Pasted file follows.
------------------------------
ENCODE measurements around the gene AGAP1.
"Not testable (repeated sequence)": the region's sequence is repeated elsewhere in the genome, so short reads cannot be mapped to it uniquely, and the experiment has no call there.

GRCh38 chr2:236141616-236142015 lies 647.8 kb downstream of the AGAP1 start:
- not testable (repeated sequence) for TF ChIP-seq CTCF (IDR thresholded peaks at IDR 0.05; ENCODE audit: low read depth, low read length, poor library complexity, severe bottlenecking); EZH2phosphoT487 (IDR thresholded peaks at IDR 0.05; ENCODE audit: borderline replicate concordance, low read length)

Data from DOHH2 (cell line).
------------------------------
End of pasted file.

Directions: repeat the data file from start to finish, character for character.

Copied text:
ENCODE measurements around the gene AGAP1.
"Not testable (repeated sequence)": the region's sequence is repeated elsewhere in the genome, so short reads cannot be mapped to it uniquely, and the experiment has no call there.

GRCh38 chr2:236141616-236142015 lies 647.8 kb downstream of the AGAP1 start:
- not testable (repeated sequence) for TF ChIP-seq CTCF (IDR thresholded peaks at IDR 0.05; ENCODE audit: low read depth, low read length, poor library complexity, severe bottlenecking); EZH2phosphoT487 (IDR thresholded peaks at IDR 0.05; ENCODE audit: borderline replicate concordance, low read length)

Data from DOHH2 (cell line).